Making sure people are fed is important, but is SNAP the best way to help people? |

Making sure people are fed is important, but is SNAP the best way to help people?

When I travel the Third District, one of the most common questions I receive from Nebraskans is whether I have hope for Republicans and Democrats to come together and get things done. I do have examples of bipartisanship to cite, as it occurs more often in Congress than people think, but the overall tone in our country must change to allow for meaningful work to take place.

As an example, I recently went on NPR to talk about President Trump’s budget proposal. I saw the interview as an opportunity to explain the importance of crop insurance to food security to urban listeners who are not frequently engaged on the issue. After briefly discussing the need to prevent cuts to crop insurance, the conversation shifted to food stamps.

In response to the host’s continual questioning on whether Americans are “entitled to eat,” I said nutrition is essential and stressed the importance of caring for the vulnerable among us — and my belief there are multiple ways to do so. Still, attacks from the media and activists followed because I did not label food an entitlement or agree with the host on food stamps being the “ultimate guarantor.”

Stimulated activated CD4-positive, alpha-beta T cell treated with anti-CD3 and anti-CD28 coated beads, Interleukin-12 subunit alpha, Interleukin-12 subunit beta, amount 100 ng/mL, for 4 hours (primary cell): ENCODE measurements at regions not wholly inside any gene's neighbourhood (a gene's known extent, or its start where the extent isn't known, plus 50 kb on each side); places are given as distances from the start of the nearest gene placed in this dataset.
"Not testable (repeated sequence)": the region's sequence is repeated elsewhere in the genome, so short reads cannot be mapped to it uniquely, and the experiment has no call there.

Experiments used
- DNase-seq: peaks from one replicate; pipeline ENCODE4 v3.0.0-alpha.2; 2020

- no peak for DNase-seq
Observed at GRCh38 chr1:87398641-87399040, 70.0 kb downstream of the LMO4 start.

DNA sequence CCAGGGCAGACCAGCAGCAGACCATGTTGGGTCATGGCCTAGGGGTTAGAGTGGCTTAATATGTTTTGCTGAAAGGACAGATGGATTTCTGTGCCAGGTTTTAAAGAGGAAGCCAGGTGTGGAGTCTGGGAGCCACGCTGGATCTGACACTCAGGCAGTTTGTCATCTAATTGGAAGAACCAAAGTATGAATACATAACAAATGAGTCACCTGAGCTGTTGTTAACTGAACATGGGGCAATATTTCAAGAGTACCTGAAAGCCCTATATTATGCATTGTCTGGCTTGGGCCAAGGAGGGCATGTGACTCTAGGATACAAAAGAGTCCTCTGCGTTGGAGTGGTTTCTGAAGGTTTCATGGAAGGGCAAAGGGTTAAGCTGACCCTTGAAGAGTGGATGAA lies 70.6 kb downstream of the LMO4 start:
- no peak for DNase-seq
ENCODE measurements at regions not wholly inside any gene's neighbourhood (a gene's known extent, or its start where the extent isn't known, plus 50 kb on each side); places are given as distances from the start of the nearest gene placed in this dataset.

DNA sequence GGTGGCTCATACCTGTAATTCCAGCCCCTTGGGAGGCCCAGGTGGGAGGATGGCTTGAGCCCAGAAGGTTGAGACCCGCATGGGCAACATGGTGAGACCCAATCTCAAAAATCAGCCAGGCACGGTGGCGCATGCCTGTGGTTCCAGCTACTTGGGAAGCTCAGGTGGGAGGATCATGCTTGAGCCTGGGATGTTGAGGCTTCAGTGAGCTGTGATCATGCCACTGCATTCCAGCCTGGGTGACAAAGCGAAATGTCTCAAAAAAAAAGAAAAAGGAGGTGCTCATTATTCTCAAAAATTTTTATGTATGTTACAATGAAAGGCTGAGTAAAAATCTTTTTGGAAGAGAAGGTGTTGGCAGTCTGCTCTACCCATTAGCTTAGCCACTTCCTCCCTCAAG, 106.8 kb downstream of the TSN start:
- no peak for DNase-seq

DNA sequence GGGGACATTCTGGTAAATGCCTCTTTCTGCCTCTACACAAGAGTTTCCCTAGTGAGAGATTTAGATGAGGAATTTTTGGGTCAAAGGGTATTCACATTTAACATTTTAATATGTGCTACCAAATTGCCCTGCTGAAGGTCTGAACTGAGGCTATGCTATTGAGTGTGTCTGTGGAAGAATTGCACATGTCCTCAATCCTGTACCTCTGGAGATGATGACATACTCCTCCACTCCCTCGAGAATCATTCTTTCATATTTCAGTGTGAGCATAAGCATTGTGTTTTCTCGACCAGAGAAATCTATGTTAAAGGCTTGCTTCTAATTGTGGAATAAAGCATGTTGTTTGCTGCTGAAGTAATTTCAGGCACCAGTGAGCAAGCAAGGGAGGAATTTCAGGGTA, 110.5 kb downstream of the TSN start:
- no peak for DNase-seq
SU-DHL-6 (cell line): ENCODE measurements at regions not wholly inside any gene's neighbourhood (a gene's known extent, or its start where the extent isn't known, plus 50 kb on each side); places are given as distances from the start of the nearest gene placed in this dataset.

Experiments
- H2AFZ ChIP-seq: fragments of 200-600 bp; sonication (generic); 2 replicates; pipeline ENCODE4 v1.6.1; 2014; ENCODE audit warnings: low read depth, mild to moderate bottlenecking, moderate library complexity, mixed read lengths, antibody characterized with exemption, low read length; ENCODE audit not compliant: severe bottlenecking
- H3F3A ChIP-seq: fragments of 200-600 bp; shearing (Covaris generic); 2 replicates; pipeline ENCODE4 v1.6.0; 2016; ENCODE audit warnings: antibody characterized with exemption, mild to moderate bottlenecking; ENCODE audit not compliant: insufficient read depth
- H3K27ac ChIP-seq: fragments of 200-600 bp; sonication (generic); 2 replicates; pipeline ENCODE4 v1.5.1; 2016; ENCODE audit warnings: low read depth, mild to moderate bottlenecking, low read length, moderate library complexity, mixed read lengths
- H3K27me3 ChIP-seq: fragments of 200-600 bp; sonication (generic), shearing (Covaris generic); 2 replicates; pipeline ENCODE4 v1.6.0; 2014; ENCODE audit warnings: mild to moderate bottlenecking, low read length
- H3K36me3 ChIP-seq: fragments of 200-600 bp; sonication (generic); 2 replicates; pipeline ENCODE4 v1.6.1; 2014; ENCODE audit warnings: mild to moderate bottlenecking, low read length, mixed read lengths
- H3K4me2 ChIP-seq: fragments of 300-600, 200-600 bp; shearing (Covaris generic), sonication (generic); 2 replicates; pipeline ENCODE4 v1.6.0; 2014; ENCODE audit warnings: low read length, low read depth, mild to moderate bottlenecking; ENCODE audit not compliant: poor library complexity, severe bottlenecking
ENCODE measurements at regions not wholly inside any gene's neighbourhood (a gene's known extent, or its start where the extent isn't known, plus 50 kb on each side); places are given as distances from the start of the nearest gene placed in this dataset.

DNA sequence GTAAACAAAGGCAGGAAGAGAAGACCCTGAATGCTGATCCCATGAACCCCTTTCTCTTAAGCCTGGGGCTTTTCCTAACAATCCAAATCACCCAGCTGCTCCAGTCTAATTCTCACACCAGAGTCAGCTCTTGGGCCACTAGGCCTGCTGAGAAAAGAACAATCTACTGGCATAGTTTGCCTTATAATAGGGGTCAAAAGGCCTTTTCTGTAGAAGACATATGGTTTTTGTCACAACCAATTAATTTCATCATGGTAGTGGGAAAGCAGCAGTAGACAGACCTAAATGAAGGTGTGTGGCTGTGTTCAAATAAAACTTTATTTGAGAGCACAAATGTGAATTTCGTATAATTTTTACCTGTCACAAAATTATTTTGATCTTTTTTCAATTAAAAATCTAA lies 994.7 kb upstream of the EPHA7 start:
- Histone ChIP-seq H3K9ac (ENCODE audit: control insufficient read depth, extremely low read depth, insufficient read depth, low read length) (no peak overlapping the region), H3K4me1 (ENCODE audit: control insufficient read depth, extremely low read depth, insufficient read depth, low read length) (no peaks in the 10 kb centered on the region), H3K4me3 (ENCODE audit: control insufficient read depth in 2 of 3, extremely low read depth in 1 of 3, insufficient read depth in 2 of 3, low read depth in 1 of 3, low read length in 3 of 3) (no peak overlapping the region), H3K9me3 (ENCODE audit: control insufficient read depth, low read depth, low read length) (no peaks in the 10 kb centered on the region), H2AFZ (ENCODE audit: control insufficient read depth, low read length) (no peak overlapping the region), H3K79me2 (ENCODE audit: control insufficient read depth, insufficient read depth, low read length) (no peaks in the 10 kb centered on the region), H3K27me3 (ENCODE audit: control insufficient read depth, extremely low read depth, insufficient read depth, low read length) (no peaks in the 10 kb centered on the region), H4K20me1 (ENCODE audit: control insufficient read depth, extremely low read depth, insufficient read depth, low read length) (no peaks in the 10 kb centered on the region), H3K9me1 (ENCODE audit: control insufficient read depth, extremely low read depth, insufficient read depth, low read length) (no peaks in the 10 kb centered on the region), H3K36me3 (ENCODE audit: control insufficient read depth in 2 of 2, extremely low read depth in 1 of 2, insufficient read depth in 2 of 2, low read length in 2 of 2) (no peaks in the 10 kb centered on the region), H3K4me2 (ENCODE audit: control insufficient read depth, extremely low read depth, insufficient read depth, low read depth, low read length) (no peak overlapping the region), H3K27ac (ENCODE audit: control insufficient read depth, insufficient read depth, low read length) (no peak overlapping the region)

Of course, everyone needs to eat, and I have long been concerned about the cost of food. This is one of the main reasons as co-chairman of the Modern Agriculture Caucus, I have championed innovations which help to make food affordable and accessible to more people.

The Supplemental Nutrition Assistance Program is a necessary safety net to help those in need, but when more working-age adults are receiving benefits than low-income households with children and seniors, we know the program needs to be reformed. “Entitled” is a loaded word when speaking about government programs because it has come to mean someone is guaranteed to receive a benefit regardless of circumstances. This is how we ended up with the federal government handing out SNAP benefits to tens of millions of Americans every month.

Simply putting more and more people on food stamps is not a long-term solution. We need to take a closer look at the program to determine how we can best assist those who need it while also ensuring we do not incentivize Americans to depend on the government indefinitely.

However, my larger concern about this situation is it exemplifies why our country has been unable to come together to address the pressing issues we face. The “gotcha” mentality rampant in politics divides us and prevents the real, substantive conversations we so desperately need.

None of my colleagues, Republicans or Democrats, want to see Americans go hungry. We disagree on the best ways to ensure people have access to nutritious food, but we all share the desire to help those in need. The bickering around these kinds of topics for political gain must end to make way for actual collaboration on policies which can improve Americans’ lives.

My goal in Congress remains being a solution-oriented representative who listens and looks for common ground. I want to be part of bringing our country together, and I will continue this work in every way I can on behalf of Nebraskans. ❖

— Smith is a Republican U.S. Representative from Kansas.